The Aleut people reside in the Aleutian Islands off the coast of Alaska. They called themselves Unangan, but the Russians, arriving in the area in the 1740’s, bestowed the name Aleut upon them. Like the Chinchorro, the Aleut people went to great lengths to preserve their dead. The specific mummification techniques varied slightly from group to group within the culture, but general trends can be observed. First, the bodies were eviscerated and the central cavity was stuffed with dried grass. They next put the body into a running stream, which apparently dissolved the fat of the body, leaving merely muscle and skin. Then, the body was dried by exposing it to the air for an extended period of time, while tied in a flexed position. Occasionally fire may have been used to help in the drying process. After the drying was complete, the body was wrapped in fur, mats, and bird skin, and placed in a cave or other rock shelter, resting on a wooden shelf-like platform.

In the case of the Aleutians, we have some helpful ethnographic data which can help us determine the purpose of mummification and their beliefs about it. Their belief system included, “a concept of continuation of power in the dead, and that such power could be exploited,” (Aufderheide, 78). The spirit could effectively be ‘sealed in’ to a family member’s body through the process of mummification. Mummies were thAleutian Mummy being exhumeden used by the living as sources of advice; they were thought to give aid in hunting and fishing and to protect from enemies, among other things. Such mummy ‘consultations’ were in effect in the Aleutian culture as recently as 1862, as documented by Russian orthodox priests. Mummies were also sometimes taken apart, so that small parts of them (such as a finger) could be taken on hunts to guarantee safety and success. In the case of Aleutian mummies, the techniques used were determined according to the social status of the deceased. Is it possible that different members of the society (such as tribal leaders and hunters) had a different or stronger spiritual power and thus had to be preserved in a different way?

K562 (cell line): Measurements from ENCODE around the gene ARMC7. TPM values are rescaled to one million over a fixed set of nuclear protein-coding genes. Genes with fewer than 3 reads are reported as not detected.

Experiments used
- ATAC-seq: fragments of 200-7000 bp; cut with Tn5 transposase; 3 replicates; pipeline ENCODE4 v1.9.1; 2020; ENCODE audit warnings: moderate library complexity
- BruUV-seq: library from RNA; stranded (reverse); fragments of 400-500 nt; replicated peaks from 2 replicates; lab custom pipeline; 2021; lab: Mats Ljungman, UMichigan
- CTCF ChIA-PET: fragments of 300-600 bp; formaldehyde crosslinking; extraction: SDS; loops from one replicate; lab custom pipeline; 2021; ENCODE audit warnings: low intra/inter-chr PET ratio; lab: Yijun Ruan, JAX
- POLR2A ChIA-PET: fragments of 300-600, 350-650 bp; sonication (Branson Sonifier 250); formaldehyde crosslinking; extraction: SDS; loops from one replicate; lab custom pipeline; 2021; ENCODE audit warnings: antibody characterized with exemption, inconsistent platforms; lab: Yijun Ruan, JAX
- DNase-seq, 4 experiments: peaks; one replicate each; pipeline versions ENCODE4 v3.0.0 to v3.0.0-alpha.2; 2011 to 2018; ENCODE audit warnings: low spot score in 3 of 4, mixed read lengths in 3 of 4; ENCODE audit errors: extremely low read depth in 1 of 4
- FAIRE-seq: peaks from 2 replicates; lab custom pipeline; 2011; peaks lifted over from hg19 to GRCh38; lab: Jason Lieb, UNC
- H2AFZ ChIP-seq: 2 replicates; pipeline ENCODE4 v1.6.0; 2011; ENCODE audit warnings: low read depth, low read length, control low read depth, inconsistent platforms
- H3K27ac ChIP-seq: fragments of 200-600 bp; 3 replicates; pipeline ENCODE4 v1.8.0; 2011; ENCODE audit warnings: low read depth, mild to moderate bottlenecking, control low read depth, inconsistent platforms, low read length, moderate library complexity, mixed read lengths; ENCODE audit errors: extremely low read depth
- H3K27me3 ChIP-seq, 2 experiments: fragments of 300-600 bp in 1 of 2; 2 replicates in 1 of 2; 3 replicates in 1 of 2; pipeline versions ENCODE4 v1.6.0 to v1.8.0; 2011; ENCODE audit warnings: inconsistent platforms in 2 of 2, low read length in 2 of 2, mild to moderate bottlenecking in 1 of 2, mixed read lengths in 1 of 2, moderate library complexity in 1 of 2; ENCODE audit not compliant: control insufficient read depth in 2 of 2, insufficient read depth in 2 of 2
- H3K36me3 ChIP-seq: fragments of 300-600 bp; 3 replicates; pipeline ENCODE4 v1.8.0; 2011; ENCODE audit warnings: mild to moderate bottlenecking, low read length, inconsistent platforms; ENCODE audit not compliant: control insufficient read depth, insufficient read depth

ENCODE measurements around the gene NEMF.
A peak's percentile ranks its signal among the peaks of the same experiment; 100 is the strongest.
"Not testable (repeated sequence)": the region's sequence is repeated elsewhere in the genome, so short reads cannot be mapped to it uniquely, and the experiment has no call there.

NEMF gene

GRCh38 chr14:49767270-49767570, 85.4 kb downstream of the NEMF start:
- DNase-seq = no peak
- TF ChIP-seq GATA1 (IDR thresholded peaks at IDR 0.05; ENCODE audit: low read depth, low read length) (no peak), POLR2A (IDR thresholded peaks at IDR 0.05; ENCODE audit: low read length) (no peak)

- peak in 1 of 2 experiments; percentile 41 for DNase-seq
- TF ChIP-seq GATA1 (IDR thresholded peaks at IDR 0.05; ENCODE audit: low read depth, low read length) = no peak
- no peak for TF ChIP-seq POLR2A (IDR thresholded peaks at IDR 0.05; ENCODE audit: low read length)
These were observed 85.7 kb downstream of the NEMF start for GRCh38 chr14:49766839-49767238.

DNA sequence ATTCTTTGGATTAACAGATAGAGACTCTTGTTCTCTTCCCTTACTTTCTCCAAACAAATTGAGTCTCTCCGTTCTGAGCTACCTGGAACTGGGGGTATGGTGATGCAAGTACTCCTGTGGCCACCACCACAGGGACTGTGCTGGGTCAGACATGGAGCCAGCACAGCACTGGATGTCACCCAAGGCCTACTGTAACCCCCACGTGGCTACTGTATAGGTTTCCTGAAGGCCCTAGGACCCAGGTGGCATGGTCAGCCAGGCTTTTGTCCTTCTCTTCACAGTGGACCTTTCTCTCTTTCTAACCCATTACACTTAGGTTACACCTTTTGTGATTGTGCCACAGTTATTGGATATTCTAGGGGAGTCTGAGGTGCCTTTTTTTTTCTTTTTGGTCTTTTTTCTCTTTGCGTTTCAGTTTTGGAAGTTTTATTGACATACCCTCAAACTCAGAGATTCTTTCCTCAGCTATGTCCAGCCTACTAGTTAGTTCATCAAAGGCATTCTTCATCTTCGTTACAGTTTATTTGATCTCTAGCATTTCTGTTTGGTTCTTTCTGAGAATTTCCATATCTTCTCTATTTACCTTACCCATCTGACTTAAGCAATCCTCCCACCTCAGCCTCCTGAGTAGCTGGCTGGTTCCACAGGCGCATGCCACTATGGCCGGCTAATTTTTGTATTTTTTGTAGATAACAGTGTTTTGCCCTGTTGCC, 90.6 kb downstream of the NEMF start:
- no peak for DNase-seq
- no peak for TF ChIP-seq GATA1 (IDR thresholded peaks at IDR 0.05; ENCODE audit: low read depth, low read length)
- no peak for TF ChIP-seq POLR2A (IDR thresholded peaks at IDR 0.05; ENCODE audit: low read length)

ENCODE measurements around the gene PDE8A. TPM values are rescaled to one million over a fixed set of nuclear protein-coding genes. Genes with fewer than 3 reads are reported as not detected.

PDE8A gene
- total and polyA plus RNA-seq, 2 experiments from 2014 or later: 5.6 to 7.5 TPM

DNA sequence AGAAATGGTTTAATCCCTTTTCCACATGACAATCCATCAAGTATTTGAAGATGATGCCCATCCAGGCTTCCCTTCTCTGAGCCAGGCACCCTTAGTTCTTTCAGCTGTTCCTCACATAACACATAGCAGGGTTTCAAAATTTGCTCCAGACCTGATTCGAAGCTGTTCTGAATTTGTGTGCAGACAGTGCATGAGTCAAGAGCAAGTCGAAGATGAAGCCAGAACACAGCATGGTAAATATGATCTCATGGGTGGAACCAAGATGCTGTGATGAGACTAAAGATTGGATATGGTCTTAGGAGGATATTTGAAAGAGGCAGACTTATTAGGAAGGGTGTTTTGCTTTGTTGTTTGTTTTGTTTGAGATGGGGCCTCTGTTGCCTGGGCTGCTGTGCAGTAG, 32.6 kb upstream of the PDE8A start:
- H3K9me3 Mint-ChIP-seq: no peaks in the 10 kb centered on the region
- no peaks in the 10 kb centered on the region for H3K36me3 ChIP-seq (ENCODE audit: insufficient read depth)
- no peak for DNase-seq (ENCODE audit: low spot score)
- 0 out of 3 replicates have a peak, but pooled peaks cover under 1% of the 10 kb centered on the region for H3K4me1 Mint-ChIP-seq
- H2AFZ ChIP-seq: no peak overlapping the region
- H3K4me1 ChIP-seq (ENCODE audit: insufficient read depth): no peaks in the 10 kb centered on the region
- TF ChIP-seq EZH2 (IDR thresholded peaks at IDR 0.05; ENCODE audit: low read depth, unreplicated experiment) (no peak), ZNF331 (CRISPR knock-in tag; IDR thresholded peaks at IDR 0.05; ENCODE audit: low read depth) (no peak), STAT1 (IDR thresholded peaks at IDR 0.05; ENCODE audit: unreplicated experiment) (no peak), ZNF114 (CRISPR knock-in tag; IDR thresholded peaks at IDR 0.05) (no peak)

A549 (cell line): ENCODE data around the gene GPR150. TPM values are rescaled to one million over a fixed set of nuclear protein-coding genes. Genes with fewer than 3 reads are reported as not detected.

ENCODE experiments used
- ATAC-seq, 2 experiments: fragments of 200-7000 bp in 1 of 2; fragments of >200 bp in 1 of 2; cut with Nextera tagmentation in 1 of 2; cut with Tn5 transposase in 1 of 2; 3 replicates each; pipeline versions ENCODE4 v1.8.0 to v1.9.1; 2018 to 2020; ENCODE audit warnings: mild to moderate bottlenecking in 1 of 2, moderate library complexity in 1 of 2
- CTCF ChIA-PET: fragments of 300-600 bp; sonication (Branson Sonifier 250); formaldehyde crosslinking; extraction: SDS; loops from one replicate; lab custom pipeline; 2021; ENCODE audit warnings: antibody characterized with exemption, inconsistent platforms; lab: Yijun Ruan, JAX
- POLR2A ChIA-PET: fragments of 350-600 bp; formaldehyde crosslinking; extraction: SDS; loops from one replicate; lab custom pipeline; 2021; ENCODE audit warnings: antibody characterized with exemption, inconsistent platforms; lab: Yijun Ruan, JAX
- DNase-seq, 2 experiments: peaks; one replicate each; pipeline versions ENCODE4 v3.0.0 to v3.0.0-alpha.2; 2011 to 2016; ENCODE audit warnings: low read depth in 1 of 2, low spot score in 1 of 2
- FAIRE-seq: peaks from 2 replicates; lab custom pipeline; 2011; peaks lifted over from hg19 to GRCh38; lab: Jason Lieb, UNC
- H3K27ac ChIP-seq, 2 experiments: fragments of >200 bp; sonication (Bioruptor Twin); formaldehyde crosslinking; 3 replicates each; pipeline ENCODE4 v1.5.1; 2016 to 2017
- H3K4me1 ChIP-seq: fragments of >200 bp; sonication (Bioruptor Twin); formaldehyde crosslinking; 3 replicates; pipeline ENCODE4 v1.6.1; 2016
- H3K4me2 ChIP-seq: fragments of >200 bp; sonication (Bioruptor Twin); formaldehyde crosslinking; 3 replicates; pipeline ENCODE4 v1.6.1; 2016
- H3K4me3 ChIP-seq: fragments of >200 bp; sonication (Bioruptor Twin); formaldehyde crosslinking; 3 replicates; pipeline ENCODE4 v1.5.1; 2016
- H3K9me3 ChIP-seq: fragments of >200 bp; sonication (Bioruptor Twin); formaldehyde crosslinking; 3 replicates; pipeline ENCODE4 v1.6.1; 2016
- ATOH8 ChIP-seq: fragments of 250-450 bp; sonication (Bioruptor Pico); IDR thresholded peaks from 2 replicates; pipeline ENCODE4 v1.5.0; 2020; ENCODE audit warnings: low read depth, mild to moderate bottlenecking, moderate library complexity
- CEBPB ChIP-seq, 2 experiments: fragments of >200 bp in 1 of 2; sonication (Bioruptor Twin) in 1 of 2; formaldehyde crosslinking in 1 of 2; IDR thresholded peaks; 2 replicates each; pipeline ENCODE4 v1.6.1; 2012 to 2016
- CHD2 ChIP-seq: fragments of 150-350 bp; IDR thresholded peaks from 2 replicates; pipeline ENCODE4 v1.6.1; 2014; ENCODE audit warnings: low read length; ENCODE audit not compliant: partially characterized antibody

Some scholars believe the Aleutian funerary practice was a product of their “pragmatically oriented culture,” (Cockburn, 125). This argument is founded upon the fact that the Aleuts had a particular interest in the anatomy of humans; they performed autopsies on their dead and studied the anatomy of animals such as the sea otter comparatively.